High school students 'write' with atoms while visiting Tufts University lab

MEDFORD/SOMERVILLE, Mass.--Two decades after the first physicist moved individual atoms to create his company's logo -- IBM -- Boston high school students were able to do the same thing in a lab at Tufts University.

"They performed what we think is a world first for high school students," Assistant Professor Charles Sykes said. "The students used our low-temperature microscope to 'write' with individual molecules."
It was only in 1981 that scientists were able to "see" individual atoms and molecules for the first time with the development of the scanning tunneling microscope (STM). Unlike conventional microscopes, the STM uses electricity instead of light to make it possible to see things as small as individual atoms.
Eight years later, physicist Donald Eigler used a scanning tunneling microscope to move individual xenon atoms to spell out the IBM logo. Since then, scientists have used the technique and made advancements that will affect many nanoscale electronic devices, such as cell phones and iPods.
The Tufts researchers do not know of any other high school students performing experiments involving moving individual carbon monoxide molecules to write letters. Similar to Eigler, the students decided to make their school logo and wrote "SJA" for the Social Justice Academy, which is part of the Boston Public Schools.
"These molecules are less than one nanometer across and were positioned on a copper metal surface," Sykes explained. "These are among the smallest letters in the world, more than 10,000 letters would fit across the width of a human hair."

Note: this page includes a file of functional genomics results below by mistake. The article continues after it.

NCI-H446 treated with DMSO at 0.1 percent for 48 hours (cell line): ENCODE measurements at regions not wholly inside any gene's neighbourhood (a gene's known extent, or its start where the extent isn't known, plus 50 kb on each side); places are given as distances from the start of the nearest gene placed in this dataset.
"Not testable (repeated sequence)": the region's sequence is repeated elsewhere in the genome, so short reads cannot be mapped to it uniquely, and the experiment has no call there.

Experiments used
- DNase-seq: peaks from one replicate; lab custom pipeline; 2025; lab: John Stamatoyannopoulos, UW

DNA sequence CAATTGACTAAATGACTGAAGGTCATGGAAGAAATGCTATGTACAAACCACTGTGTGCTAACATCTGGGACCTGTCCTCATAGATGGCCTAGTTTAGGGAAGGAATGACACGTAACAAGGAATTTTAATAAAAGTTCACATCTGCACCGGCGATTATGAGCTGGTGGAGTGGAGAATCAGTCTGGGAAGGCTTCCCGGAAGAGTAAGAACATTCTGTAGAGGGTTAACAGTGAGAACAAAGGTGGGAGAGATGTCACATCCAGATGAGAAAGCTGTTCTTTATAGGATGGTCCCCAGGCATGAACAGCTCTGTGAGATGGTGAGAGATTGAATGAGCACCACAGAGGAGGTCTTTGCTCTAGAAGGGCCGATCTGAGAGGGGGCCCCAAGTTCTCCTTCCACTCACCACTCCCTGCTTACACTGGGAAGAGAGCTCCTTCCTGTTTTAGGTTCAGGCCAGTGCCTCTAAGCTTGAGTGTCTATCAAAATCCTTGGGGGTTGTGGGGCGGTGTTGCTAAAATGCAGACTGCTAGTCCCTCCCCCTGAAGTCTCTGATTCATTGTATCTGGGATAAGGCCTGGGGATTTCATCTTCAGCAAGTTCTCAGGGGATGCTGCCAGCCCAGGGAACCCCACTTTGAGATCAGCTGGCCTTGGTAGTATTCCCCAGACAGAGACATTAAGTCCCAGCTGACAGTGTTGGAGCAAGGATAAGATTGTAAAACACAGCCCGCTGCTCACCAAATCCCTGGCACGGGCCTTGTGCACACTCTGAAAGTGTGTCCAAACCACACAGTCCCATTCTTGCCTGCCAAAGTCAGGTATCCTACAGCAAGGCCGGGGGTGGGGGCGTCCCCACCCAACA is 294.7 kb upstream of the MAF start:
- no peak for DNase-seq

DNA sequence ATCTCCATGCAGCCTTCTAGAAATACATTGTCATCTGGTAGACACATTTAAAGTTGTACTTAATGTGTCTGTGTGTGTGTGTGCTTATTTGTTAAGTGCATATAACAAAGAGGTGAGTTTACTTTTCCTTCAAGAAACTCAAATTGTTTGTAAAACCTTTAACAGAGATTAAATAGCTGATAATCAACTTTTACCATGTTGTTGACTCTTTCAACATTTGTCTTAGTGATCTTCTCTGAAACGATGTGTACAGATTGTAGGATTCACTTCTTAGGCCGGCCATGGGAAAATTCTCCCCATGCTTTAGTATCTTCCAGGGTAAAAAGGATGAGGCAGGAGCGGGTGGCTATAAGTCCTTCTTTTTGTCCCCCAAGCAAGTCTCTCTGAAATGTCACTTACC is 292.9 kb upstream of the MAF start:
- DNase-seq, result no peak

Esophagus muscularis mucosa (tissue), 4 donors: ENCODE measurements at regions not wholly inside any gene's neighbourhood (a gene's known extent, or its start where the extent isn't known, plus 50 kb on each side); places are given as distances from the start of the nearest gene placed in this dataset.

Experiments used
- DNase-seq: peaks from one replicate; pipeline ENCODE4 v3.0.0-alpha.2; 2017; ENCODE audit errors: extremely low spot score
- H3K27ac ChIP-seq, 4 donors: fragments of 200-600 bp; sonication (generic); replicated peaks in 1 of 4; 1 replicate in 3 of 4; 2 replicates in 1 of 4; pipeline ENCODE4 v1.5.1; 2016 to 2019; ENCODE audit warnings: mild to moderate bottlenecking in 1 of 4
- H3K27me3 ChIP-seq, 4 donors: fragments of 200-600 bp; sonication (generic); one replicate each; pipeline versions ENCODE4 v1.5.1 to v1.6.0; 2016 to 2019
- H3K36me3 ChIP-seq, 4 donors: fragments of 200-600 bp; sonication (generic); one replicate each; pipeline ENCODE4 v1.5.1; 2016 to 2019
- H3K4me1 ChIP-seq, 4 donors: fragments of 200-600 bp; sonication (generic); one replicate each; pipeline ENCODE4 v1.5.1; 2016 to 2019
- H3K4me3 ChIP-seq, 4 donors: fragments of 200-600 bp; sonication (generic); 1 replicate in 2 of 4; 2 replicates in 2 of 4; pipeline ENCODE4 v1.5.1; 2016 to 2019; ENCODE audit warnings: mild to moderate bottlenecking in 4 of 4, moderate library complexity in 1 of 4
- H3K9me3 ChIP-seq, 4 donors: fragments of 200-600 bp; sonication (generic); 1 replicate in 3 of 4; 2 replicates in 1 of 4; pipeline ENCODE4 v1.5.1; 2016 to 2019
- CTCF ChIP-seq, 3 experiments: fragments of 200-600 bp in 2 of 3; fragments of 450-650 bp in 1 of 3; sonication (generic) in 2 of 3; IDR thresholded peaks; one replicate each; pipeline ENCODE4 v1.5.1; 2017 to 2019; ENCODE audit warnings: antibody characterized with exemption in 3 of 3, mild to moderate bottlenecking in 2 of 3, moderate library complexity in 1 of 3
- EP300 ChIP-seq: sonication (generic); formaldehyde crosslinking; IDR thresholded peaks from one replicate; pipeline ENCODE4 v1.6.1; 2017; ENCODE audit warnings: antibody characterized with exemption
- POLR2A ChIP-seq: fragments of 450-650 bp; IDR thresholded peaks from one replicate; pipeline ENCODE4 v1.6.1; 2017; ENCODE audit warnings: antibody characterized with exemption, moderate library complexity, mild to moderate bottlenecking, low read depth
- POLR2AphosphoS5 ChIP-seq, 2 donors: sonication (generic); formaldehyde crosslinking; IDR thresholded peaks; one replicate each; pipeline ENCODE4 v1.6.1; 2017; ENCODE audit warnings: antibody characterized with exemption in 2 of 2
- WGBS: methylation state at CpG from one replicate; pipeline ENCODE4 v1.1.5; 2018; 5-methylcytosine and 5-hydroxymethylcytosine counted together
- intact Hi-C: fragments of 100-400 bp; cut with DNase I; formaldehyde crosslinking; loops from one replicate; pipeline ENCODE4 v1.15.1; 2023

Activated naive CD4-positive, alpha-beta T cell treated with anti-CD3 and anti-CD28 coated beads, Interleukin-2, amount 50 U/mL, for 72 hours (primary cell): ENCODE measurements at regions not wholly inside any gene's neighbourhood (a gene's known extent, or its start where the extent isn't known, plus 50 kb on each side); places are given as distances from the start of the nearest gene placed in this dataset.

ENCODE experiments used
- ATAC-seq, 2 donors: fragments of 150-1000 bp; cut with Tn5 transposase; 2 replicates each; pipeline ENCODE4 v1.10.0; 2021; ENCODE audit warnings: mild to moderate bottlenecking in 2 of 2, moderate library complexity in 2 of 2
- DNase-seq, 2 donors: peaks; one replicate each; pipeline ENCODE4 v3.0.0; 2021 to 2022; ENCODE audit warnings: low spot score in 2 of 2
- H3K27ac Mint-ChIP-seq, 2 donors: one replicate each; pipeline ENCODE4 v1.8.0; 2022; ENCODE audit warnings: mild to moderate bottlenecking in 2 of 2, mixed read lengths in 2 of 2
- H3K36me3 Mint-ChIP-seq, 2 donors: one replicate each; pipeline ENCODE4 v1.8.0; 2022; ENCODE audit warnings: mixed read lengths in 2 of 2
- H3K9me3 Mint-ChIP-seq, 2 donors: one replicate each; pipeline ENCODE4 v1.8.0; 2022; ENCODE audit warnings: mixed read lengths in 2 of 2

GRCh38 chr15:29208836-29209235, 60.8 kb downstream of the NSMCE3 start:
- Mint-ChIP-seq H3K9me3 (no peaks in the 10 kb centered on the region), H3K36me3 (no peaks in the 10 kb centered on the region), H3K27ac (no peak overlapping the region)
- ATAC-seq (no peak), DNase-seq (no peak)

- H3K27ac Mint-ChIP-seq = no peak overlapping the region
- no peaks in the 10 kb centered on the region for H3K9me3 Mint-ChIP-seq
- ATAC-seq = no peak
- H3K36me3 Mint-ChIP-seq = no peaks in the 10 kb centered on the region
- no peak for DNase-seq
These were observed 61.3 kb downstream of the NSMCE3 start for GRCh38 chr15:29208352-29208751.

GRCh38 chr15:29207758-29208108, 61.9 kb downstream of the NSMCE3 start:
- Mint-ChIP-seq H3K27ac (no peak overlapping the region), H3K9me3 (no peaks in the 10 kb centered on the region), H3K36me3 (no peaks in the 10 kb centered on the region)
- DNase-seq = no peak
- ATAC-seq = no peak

Wanting to expand their research beyond their basement lab on Tufts University's Medford/Somerville campus, Sykes and his graduate students decided to team up with Tufts graduate Roger Winn to allow his SJA chemistry students to find out what chemistry is like in college and graduate school.
Two doctoral students from Sykes' chemistry lab visited the Social Justice Academy in April with a portable scanning tunneling microscope (STM) to give the high schoolers a chance to see graphite atoms in their pencils at the nanoscale.
In the Tufts lab, the high school students were able to see the non-portable STM -- the one that takes up an entire room in the lab, costs over $500,000 and is one of only 100 in the world -- to look at molecules and see how they interact with surfaces.
The scanning tunneling microscope was developed in 1981 and five years later its inventors, Gerd Binnig and Heinrich Rohrer, were awarded the Nobel Prize in Physics for its design.
About Tufts University
Tufts University, located on three Massachusetts campuses in Boston, Medford/Somerville, and Grafton, and in Talloires, France, is recognized among the premier research universities in the United States. Tufts enjoys a global reputation for academic excellence and for the preparation of students as leaders in a wide range of professions. A growing number of innovative teaching and research initiatives span all Tufts campuses, and collaboration among the faculty and students in the undergraduate, graduate and professional programs across the university's schools is widely encouraged.


Back to Top